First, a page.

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Proposed restrictions on judicial misconduct investigations raise concerns

Brian Turner
Flickr Creative Commons http://michrad.io/1LXrdJM

The Michigan Supreme Court is considering making changes to rules about how complaints against judges are handled. 

And critics say some of the changes would make it harder to go after judges accused of violating the judicial code of conduct.

The Court proposed thechanges for consideration on August 11, 2016, and since then has been accepting written comments from the public. The court held a public hearing on the proposal on January 17, 2017.

Some critics are worried the proposal would effectively bar the Michigan Judicial Tenure Commission from investigating complaints when the alleged violation is more than three years old.  They said misconduct does not always come to light within three years, and current rules already protect judges against stale claims.

Although the proposed rule change would allow the Judicial Tenure Commission to investigate allegations more than three years old "for good cause,"  critics say the provision is too vague. 

"It will be litigated by every judge who is dealing with misconduct that may be older than three years," Glenn Page, interim executive director of the Judicial Tenure Commission, said at the January 2017 public hearing.

The proposal would also allow the Judicial Tenure Commission to consider alleged misconduct that is  more than three years old if it is related to an alleged pattern of conduct--as long as the last episode of the pattern occurs within the last three years.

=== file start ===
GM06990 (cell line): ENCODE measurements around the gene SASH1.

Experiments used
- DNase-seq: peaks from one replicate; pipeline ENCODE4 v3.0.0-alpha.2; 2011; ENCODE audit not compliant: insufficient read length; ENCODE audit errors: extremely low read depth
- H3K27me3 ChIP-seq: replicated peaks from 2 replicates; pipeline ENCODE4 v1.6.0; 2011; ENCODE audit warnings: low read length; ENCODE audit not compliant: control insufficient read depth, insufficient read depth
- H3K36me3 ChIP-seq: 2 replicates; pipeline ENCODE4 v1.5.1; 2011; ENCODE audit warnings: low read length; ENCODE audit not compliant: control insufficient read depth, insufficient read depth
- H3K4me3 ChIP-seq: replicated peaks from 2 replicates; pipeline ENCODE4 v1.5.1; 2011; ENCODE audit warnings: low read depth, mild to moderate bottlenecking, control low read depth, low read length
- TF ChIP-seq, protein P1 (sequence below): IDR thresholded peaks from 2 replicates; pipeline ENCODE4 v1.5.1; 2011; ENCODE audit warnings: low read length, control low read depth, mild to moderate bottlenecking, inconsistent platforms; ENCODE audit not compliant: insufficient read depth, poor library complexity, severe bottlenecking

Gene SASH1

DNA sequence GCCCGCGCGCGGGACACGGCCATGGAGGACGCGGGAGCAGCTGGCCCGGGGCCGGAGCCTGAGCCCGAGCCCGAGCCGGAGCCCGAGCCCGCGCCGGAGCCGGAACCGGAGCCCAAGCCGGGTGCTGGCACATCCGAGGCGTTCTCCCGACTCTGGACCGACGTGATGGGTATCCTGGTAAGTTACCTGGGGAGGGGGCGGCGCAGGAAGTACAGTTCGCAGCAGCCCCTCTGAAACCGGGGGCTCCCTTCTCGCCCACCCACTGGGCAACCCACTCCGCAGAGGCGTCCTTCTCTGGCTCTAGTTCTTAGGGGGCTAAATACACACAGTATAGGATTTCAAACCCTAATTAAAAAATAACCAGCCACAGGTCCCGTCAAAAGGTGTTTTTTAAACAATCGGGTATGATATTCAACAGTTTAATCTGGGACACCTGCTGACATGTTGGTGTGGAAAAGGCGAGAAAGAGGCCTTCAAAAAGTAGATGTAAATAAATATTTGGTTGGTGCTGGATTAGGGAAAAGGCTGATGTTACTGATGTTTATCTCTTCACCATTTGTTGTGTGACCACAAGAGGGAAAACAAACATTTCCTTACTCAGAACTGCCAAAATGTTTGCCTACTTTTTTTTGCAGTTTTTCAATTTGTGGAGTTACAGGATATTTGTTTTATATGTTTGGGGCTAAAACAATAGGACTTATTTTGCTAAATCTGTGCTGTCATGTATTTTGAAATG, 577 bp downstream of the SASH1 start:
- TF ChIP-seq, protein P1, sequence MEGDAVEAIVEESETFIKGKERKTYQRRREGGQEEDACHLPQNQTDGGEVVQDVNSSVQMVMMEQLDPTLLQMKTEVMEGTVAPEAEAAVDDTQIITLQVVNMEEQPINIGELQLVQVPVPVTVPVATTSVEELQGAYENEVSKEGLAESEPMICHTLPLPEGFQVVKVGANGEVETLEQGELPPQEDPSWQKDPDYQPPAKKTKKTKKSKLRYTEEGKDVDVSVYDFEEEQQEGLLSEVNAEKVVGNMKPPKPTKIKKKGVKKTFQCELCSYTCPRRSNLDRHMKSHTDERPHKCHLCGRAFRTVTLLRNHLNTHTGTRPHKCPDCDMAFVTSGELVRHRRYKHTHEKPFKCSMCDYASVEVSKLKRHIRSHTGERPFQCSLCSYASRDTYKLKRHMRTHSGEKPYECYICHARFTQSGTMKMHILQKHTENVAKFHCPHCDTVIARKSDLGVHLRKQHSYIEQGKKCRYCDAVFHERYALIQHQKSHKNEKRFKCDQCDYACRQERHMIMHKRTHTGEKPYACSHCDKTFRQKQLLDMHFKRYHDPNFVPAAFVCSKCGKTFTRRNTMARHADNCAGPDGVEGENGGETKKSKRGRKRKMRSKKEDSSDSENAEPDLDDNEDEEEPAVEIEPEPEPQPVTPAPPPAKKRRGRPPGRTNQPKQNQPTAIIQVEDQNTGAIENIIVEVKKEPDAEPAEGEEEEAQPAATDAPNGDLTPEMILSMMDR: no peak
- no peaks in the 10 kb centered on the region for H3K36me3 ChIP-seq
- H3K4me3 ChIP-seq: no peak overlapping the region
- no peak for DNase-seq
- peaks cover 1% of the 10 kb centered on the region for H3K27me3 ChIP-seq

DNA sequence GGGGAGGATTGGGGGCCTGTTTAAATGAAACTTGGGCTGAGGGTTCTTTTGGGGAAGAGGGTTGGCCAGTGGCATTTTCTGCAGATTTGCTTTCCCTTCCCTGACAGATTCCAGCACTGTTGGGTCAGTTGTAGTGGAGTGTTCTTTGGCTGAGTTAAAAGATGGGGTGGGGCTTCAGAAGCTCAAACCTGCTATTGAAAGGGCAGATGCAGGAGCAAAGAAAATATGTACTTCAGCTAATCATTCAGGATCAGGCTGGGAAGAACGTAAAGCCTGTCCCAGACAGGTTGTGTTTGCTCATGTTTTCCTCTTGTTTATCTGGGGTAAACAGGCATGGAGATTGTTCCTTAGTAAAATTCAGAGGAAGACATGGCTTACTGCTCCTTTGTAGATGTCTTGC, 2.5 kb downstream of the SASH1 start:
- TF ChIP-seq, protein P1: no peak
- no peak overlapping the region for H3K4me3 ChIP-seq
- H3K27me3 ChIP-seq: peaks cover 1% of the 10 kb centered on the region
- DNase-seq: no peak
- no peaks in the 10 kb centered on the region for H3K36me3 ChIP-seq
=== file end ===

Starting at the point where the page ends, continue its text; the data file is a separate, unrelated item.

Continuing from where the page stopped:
In a letter to the Court, Judge Pablo Cortes, chair of the Judicial Tenure Commission, wrote, "It is significant that the vast majority of our sister states – thirty-seven of them, not including Michigan, according to our best information – have not instituted a statute of limitations for judicial misconduct."

"While the amount of time that has passed may be relevant in determining whether and to what extent discipline should be imposed, misconduct, no matter when it occurred, is always relevant to a judge's fitness to hold office," wrote Janet K. Welch, executive director of the State Bar of Michigan, in a statement to the Court.

The letters from the State Bar of Michigan and the Judicial Tenure Commission also objected to proposed rule changes that would prevent  a sitting judge from being subject to discipline for professional misconduct committed before becoming a judge. 

In letters to the Court, the Michigan Judges Association and the Michigan District Judges Association both expressed support for the three year statute of limitations as proposed.

Supreme Court spokesman John Nevin declined to comment because the proposal is under consideration.

Nevin said there is no deadline for the Court to reach a decision on the proposed changes.